You can run multiple instances of any application in Mac OS X with a little command line magic. Using the ‘open’ command to launch GUI apps from the Terminal, we can run a new instance of any app, even if it is already running.
In the simplest form, we just point open to the application with the -n flag. For a practical example, we’ll use the Safari browser:
open -n /Applications/Safari.app/
This will launch a new instance of Safari, even if Safari is already open. You can repeat this command to launch as many instances of the app that you want running.
Instead of repeating the command over and over again though, let’s make it even easier to launch multiple instances of the app though. What if you want to launch five new instances of Safari? Assuming you’re using bash, we’ll use this command:
n=5 ; for (( c=1; c<=n; c++)) ; do open -n /Applications/Safari.app/ ; done
Now that's a bit of a complicated string to type over and over again, so we'll make it easier by creating an alias in your .bash_profile:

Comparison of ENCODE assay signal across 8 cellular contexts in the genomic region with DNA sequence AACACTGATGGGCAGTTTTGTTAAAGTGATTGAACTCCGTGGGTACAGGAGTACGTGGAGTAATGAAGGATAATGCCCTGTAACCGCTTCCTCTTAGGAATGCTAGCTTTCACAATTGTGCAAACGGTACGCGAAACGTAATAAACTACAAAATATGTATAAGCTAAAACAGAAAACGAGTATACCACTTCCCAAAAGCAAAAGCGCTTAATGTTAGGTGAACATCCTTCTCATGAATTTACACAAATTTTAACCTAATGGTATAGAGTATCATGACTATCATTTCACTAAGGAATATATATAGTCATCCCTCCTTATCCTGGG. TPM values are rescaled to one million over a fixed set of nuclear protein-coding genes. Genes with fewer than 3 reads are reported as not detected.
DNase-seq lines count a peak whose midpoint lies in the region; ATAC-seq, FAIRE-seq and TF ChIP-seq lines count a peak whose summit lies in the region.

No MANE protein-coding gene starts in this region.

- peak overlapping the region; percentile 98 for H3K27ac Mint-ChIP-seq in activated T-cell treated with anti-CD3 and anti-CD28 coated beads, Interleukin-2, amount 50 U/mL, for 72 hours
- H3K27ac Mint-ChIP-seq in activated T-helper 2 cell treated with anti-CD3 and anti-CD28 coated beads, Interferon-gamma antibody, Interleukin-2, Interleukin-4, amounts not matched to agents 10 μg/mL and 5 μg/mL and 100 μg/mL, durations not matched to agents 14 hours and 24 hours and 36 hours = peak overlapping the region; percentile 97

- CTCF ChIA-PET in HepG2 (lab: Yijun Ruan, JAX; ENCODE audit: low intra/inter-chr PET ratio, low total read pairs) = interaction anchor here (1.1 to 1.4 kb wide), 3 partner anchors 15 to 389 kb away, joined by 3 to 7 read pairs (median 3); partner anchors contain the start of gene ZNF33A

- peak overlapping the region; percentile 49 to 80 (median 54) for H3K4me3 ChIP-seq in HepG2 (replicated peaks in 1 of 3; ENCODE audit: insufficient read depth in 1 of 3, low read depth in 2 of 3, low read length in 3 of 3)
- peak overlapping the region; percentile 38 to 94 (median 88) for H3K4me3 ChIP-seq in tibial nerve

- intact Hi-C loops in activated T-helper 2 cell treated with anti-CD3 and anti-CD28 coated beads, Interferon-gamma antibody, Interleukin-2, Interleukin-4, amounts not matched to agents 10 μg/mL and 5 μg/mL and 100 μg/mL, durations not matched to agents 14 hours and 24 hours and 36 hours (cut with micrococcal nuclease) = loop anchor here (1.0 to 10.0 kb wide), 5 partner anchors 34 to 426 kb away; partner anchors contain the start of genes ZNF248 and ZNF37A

First you need to open .bash_profile in a text editor, nano is nice and easy:
Now paste this into a new line , just make sure everything is on a single line:
alias safarix5='n=5 ; for (( c=1; c<=n; c++)) ; do open -n /Applications/Safari.app/ ; done'
Save changes to .bash_profile by hitting Control+O and hitting return
I named the alias 'safarix5' for Safari X 5, since that string launches 5 instances of Safari, but you can call it whatever you want. If you wanted to run Safari in 10 different instances, it's just a matter of changing the variable 'n' like so:
alias safarix10='n=10 ; for (( c=1; c<=n; c++)) ; do open -n /Applications/Safari.app/ ; done'
You can change the application to anything you want, just remember that each running instance of an app consumes the full amount of resources for that app. Web and app developers should be particularly happy with this trick, but there are plenty of other uses as well.